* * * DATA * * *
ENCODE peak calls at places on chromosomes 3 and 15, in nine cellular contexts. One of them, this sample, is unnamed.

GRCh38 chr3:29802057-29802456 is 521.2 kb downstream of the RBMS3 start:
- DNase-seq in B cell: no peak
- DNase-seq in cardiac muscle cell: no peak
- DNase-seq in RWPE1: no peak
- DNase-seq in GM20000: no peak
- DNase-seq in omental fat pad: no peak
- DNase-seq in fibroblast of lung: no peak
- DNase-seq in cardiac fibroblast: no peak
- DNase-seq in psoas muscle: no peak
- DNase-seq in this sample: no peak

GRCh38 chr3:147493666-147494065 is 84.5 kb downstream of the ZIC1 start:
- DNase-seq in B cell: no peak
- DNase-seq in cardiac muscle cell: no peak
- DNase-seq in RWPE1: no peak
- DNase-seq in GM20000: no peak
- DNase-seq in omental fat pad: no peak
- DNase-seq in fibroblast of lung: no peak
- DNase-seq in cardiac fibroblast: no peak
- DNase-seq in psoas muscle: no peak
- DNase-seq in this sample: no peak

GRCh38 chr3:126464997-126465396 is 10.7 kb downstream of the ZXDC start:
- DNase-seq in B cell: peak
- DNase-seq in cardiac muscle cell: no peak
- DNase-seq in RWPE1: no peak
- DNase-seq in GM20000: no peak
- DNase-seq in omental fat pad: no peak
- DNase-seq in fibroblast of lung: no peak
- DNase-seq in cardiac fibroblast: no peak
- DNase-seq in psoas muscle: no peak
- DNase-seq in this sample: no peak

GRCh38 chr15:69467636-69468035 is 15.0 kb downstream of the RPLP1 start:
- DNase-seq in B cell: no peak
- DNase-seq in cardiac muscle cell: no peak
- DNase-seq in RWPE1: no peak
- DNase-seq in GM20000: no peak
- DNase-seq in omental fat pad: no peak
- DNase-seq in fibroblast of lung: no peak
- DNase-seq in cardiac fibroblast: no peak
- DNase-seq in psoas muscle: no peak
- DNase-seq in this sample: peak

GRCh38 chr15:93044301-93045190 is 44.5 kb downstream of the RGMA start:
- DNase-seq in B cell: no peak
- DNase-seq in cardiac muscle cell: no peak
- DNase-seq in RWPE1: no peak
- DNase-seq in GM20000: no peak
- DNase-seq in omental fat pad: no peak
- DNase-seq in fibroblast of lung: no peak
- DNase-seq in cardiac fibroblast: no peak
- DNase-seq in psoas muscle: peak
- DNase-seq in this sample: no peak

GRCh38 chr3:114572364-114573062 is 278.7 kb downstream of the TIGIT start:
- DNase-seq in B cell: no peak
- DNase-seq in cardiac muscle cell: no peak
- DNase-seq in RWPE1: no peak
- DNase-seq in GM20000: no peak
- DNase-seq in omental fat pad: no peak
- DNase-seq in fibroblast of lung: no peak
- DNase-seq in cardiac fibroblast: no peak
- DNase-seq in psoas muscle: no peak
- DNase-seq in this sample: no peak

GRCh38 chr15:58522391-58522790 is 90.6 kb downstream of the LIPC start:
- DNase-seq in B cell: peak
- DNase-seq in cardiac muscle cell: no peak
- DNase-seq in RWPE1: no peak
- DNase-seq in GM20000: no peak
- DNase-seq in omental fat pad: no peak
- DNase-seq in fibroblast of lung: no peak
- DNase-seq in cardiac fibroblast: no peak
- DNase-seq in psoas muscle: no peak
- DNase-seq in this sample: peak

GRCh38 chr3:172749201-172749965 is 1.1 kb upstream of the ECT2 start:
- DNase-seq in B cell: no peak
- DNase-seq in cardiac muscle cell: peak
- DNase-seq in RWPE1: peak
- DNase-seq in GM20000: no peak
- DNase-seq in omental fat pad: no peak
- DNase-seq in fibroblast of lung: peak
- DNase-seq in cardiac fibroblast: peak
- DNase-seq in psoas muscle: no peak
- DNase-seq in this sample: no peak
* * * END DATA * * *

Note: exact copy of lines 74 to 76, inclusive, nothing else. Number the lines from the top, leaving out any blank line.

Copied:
- DNase-seq in cardiac muscle cell: peak
- DNase-seq in RWPE1: peak
- DNase-seq in GM20000: no peak